now i just browse with cookies enabled, but the "keep until" setting is "i close firefox". now every time i close firefox, all the transient tracking cookies and other bullshit are erased. for sites that i actually want to stay logged into, like hacker news, or that need to store long-term cookies for authentication like banking sites, i use the "cookie monster" add-on and just click its icon in the corner and tell it to allow cookies for the current site and no other 3rd party hosts. my current firefox cookie list is small, and only has cookies for sites that i know about.
1) temporarily allow cookies from some domains;
2) permanently allow cookies from some domains.
Gradually you can build up a whitelist of just only those sites where you will allow cookies, even while blocking their own advertisers/trackers from setting cookies, while keeping everything else off.
blocking by default and only allowing the current domain breaks quite a few sites that refuse to work without an active session cookie. some break subtly and some throw you into a redirection loop. that is why i accept all by default, but firefox marks them as session cookies so they don't survive across browsing sessions, and using cookie monster i whitelist a few domains.
I've also started using Better Pop Up Blocker because either networks are getting smarter or Chrome's crap at blocking popups:
Remember, the plugin got sold a year or two ago to a commercial company selling advertising services.
I rolled back to the 2.4.2 version and no auto-whitelist.
If you are having issues with Ghostery, please post on the support forum at http://www.ghostery.com/feedback.
I've seen this quote around a lot lately, and it makes me very uneasy.
I understand the idea it is expressing, and as a phrase it is attractive because it is short and simple.
The problem is that the sentiment behind it ("advertising corrupts companies to put advertisers instead of users first") just isn't true. Not only have newspapers and TV stations been dealing with this for years, but there are numerous other examples.
For example, Sebastian Vettel is paid by Red Bull. Does that he (or the Red Bull F1 team) prioritizes selling Red Bull above winning races?
Media organisations are interesting - there are numerous cases of newspapers publishing stories that are against the interests of their advertisers.
There are also many cases of media organisations holding back stories that are detrimental to their advertisers. But is this any worse than product companies selling goods that are unreliable because of cost savings made during manufacture? What about a case like BP, where an oil spill directly damaged their customers, but BP acted in the interest of its shareholders instead of its customers.
Saying something like "company culture is the critical factor" sounds like some kind of management-speak way of avoiding the issue. Yet - to me at least - it is the only explanation that matches the behaviours we see in the market.
Free-to-air TV is only "free" because the TV network is selling your eyes to someone else. Radio is only free because they're selling your ears to someone else. Even my own site "fivesecondtest.com" is only free because you help us do user testing which we can then charge other people for.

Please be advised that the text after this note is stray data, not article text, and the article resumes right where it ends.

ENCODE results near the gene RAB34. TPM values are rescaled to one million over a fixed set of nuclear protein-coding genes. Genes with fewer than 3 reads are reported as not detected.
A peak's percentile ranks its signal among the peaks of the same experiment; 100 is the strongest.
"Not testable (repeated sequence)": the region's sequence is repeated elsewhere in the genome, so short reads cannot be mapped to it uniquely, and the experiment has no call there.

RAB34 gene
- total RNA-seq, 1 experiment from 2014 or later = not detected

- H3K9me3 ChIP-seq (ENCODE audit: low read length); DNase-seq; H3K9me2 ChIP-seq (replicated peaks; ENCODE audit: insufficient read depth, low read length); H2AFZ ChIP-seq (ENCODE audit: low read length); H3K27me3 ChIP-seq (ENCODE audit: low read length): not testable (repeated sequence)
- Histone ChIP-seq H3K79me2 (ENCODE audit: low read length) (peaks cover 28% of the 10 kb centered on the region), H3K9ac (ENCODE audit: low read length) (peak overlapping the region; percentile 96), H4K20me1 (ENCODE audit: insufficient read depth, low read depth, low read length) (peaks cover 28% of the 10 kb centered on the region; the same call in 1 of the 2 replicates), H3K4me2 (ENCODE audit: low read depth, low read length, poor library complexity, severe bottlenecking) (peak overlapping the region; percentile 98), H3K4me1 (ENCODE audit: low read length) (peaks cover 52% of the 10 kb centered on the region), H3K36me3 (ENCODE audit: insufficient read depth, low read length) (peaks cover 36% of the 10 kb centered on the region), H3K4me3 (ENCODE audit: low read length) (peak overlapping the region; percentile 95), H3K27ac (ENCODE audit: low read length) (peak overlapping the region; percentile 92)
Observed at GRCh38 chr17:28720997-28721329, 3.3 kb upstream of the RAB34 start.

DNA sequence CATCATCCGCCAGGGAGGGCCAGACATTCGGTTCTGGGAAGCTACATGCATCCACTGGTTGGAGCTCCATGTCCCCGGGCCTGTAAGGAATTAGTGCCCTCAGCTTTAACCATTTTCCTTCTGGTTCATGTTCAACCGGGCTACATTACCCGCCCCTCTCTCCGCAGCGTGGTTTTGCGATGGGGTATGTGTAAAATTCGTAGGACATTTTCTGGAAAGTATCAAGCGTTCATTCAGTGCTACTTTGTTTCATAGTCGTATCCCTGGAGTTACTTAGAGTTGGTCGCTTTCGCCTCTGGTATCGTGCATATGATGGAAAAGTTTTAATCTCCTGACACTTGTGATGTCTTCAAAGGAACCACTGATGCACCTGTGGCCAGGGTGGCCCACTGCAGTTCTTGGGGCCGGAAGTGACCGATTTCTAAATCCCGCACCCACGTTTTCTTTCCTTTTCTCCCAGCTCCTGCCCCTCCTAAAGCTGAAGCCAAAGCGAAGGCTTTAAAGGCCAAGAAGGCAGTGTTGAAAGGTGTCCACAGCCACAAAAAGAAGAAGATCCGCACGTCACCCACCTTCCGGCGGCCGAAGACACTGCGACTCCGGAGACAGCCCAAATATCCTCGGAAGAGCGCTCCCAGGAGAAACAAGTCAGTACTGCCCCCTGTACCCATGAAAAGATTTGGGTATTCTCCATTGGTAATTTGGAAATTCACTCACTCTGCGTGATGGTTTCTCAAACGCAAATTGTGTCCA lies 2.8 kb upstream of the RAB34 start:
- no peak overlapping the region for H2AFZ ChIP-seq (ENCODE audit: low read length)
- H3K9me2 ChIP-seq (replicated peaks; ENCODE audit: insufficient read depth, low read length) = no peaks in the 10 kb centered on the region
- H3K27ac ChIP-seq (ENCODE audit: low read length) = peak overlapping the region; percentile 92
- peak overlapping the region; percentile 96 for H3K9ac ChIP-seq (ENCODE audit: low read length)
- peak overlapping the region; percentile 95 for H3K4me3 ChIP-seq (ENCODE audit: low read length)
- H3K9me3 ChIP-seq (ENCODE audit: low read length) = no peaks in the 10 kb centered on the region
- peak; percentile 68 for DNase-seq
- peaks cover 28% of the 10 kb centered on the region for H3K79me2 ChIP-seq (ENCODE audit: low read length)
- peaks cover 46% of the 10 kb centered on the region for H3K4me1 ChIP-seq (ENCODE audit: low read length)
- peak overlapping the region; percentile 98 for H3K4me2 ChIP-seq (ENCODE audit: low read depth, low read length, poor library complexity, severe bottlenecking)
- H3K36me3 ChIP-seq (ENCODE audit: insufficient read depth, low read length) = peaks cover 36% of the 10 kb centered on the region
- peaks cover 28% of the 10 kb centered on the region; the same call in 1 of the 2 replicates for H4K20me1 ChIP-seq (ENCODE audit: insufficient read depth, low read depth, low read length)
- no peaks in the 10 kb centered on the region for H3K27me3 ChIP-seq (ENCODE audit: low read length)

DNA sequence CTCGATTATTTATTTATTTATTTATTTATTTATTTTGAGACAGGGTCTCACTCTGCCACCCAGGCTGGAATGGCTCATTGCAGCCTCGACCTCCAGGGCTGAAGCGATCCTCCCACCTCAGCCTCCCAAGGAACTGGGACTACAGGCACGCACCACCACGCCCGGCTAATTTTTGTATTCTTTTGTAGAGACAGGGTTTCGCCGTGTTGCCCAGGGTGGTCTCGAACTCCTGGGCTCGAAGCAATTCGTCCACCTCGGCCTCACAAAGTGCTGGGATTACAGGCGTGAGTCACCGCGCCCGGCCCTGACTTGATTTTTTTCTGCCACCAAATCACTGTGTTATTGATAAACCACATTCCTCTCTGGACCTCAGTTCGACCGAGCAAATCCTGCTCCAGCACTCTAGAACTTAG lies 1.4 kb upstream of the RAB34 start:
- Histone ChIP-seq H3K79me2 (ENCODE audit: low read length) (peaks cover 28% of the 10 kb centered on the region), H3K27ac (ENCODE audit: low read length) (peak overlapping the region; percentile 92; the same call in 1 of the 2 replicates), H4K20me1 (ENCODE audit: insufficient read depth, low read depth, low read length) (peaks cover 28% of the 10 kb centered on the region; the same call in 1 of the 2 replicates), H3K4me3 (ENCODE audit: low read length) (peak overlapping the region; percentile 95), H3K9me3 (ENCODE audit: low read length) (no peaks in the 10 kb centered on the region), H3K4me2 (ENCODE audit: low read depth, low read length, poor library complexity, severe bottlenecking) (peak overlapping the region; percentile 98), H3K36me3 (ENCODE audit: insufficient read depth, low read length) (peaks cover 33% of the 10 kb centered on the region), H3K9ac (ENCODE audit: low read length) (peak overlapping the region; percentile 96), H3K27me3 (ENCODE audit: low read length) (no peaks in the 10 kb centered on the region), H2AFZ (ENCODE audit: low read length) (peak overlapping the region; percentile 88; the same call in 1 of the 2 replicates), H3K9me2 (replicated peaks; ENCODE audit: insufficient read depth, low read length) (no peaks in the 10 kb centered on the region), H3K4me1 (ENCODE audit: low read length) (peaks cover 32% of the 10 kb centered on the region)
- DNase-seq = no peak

The point is, if there is money changing hands, and it isn't coming FROM you, then you can be sure someone is paying FOR you.
Given that there is a term for avoiding this (Chinese Wall), many companies go out of their way to make sure this doesn't occur.
I use this: http://someonewhocares.org/hosts/
Quality of life significantly improved.
Tracking companies rely on clean data, they even report on exact numbers coming out of these systems, so instead of people trying to avoid being part of their clean data, it would be far more effective to make their data dirty so they can't trust it (or sell it).
The German Chrome team mentioned this in a blog post a short while back. But unfortunately the announcement was very vague and doesn't have many details. The changes don't seem to have landed in the canary build yet. If I understand the blog post correctly they are in the middle of building the feature.
This is the (German) blog post I'm referring to. http://google-produkt-kompass.blogspot.com/2011/06/chrome-ma...
I don't think Google Translate can be of much help here, because even the German version is very vague about this feature. Also, the post is mainly about other things, they only mention the new cookie prompt in one sentence.
Lovely idea though, but I imagine the author is himself collecting the stats on my browser testing habbits :)
As with all Firefox addons, you can right-click + save-as the xpi file, run "unzip addon-name.xpi" and look at the source.
I guess I can answer my own question by saying it doesn't matter. If browsers did this, websites would be written so that an ad provider's resources are loaded with a querystring that identifies the user. So much for not being aggressively tracked.
It just blocks everything which comes from an external domain.
So in most cases it will also block malware, because malware authors seem to wait to use a 2-stage system.
They let different hacked websites point to one where the malware will be downloaded from.